There are many theories on how to lead a long, productive life, but Elizabeth MacGregor Bates, age 92, has found her formula: hiking and making the outdoors accessible to all. For the past 30 years, as a member of the Wonalancet Out Door Club, she and her fellow "Over the Hill Hikers" have been leading conservation efforts to protect hundreds of acres near New Hampshire's White Mountains and construct miles of trails for public recreation. "There is nothing she'd rather do than be outdoors," says her daughter Connie Crooker.
In 1981, "Lib" and her husband had settled into retirement in Sandwich, New Hampshire. Lib grew up hiking in the area, and her father "Red Mac" MacGregor was one of the first hut masters on the Appalachian Trail. When she overheard a group of local women talking about hiking, she naturally asked if she could join. Lib suggested to the group that they begin climbing 4,000 footers, working off an Appalachian Mountain Club list.
To many, hiking 4,000-foot peaks may not be their idea of retirement, but Lib encouraged her new friends to think big…and high. Her encouragement, leadership and talent for organizing groups became apparent. Since then, Lib and over 100 retirees in her area have gone climbing every Tuesday and refer to themselves as the "Over the Hill Hikers," members of The Wonalancet Out Door Club. The members affectionately call Lib their den mother.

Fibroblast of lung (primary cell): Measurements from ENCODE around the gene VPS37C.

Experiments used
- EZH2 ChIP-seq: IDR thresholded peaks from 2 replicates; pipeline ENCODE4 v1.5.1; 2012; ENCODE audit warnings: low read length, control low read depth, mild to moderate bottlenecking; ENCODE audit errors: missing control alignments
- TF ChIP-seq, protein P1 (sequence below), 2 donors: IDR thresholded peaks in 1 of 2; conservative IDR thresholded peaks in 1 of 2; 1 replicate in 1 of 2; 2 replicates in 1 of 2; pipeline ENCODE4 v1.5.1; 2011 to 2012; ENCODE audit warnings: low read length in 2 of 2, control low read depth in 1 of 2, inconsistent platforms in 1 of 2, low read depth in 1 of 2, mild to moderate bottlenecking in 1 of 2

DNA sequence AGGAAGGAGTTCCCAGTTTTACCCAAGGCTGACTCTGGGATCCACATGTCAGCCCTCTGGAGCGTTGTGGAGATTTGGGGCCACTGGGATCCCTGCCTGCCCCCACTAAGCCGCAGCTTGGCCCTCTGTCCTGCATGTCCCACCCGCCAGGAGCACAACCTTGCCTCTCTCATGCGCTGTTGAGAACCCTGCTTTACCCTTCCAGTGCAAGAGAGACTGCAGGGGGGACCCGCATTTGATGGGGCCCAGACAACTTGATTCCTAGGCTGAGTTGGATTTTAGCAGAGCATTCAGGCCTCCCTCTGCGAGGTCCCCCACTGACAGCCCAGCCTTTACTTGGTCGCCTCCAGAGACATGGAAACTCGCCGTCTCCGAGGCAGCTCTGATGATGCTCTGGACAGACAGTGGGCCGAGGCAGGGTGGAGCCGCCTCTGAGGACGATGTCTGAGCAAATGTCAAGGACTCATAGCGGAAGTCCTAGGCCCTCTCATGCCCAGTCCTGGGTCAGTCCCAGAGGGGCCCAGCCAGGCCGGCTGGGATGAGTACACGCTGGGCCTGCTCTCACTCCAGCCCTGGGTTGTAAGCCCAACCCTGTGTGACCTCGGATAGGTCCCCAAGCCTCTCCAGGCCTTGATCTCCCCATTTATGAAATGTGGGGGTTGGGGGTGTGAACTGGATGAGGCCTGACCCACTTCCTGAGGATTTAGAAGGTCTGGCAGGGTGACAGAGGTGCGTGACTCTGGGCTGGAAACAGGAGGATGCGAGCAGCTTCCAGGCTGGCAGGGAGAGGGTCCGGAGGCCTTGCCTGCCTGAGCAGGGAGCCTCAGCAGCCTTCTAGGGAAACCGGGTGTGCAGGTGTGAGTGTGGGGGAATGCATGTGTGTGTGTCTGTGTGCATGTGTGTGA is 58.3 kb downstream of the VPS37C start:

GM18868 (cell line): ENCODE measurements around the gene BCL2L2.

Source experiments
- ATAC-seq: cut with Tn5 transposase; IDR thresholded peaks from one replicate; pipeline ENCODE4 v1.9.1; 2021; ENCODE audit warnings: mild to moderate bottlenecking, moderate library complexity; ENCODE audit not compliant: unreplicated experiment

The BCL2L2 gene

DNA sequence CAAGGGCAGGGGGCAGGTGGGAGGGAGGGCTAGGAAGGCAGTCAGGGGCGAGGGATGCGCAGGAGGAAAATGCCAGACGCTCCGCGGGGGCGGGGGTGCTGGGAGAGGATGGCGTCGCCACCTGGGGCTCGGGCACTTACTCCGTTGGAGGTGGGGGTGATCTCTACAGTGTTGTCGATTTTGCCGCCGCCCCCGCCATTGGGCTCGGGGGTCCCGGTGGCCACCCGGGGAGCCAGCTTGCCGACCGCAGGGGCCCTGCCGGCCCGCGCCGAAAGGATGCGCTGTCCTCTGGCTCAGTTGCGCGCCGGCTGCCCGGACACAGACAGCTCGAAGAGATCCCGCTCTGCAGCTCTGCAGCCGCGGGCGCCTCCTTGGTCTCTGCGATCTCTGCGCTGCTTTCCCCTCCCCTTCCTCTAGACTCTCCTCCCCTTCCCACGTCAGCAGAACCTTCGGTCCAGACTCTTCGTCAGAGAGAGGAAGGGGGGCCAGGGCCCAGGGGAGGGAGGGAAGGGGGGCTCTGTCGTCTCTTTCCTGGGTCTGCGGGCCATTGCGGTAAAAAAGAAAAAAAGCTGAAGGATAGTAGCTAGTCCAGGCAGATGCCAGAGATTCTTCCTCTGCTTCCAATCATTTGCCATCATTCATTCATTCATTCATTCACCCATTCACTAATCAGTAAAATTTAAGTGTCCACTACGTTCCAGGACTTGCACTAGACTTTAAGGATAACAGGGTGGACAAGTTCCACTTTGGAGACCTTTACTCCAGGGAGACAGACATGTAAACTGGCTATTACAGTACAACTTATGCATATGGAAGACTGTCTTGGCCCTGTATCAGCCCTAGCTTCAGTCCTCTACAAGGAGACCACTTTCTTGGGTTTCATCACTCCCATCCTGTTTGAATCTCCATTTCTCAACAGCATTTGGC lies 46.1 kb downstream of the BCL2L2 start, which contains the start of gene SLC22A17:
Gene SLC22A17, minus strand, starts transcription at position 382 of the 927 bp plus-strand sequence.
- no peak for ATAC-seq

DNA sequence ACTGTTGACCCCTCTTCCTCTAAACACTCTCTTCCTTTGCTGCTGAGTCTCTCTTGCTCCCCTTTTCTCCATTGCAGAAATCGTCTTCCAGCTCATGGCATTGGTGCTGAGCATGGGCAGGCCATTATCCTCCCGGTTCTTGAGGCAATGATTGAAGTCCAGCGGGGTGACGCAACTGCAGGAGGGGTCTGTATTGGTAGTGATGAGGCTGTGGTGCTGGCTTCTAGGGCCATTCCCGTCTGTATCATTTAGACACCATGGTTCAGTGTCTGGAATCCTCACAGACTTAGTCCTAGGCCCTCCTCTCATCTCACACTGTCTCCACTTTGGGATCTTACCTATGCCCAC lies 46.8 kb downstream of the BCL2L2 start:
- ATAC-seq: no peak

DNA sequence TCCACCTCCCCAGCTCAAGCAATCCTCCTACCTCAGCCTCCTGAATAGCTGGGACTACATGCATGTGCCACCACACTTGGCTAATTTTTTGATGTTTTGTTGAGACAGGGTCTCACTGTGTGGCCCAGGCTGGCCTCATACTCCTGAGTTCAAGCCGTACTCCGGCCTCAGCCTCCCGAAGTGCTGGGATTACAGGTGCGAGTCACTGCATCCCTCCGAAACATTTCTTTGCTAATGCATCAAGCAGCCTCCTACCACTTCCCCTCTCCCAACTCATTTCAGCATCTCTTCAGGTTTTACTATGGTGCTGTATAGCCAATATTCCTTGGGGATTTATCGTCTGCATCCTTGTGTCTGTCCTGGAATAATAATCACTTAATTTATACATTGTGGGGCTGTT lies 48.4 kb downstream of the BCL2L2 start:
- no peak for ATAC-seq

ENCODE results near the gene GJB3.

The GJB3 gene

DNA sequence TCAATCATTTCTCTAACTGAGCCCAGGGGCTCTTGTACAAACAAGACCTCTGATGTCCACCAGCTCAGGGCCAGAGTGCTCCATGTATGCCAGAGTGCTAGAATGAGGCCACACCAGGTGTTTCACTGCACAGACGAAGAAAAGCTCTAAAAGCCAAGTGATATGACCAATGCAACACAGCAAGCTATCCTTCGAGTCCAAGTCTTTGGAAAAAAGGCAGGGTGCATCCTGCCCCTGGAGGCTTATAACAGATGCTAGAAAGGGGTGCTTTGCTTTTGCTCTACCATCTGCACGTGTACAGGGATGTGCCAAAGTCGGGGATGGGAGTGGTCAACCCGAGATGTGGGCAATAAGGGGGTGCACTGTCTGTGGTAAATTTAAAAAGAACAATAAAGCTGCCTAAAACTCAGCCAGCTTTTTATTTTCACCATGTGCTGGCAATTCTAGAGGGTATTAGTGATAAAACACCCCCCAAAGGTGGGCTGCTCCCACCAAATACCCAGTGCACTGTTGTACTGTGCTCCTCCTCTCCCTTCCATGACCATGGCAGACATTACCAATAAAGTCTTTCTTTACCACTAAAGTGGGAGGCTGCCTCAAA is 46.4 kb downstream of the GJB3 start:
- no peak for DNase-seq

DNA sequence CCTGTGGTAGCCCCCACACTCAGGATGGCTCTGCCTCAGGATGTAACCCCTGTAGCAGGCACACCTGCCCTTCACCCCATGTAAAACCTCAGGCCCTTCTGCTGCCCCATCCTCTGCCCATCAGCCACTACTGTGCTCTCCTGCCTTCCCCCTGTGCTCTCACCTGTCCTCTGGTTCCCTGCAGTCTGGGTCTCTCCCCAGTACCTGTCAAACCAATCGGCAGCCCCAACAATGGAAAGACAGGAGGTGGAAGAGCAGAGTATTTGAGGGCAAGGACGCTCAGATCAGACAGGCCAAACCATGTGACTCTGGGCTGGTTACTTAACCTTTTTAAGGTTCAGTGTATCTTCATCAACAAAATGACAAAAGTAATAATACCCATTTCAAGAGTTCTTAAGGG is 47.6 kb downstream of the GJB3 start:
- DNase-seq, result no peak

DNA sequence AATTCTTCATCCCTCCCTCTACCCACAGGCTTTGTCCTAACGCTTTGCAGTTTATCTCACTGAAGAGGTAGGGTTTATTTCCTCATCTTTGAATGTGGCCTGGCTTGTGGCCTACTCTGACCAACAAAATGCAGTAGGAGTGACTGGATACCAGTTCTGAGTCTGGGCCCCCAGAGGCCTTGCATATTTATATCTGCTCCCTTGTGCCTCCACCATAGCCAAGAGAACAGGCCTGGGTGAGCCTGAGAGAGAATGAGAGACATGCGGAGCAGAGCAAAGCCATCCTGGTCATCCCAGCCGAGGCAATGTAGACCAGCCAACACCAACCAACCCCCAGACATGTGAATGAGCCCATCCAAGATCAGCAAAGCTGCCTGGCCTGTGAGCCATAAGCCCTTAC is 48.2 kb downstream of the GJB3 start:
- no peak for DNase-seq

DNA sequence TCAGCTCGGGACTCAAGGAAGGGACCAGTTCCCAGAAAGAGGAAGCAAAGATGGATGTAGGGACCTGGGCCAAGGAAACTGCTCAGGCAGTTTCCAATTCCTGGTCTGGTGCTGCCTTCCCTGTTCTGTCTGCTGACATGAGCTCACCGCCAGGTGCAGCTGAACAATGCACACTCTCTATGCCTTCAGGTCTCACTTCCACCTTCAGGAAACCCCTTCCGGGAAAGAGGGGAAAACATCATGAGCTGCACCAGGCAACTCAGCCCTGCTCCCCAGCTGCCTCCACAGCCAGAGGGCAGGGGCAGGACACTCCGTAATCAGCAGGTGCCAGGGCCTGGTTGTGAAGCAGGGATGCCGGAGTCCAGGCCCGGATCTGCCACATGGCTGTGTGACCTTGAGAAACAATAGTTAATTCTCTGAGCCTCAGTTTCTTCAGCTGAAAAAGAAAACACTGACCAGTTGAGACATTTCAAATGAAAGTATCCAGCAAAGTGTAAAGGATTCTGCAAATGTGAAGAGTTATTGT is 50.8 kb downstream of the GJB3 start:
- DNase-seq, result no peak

Her idea of sharing the outdoors with others also led Lib to help conserve 2,000 acres of land along lakes, ponds and farms in her area. When the state gave the Town of Sandwich money for conservation efforts in the late 1980s, Lib proposed the development of a hiking trail through town. Fred Lavigne, a member of the Wonalancet Out Door Club, recalls, "Lib would go out with a chain saw, a gift from her husband Charlie, and just cut her way through the woods, walking until she found great spots for the trail to pass through. It takes someone like Lib to keep projects like this going."
Volunteers also built the Bearcamp River Trail, a project spearheaded by Lib, over the course of six years. It runs 18 miles long. "I still keep an eye on the trail today and make sure we maintain it," says Lib. Lib's husband Charlie passed away in 1994 and Lib and her fellow hikers constructed a footbridge named "Charlie's Bridge" in his memory. Last summer Charlie's Bridge became unsafe for people to use. She hopes her next effort will be to rally her hiking cohorts and replace the 17-year-old structure.
Though Lib can no longer hike "the big ones," she continues to spend most of her time outdoors, especially perched on the hill in her backyard that her family calls Mount Lib. Even when she isn't on hikes, Lib continues to meet up with her fellow hikers every week. "This group absolutely made my retirement," she says.
Reflecting on her experience with the Wonalancet Out Door Club, Lib is proud that her hiking group took each member to places and accomplishments that none could have experienced on their own. She hopes that her story will encourage others to do "impossible things," whether it involves hiking or other pursuits.
For more information on The Wonalancet Out Door Club, visit wodc.org.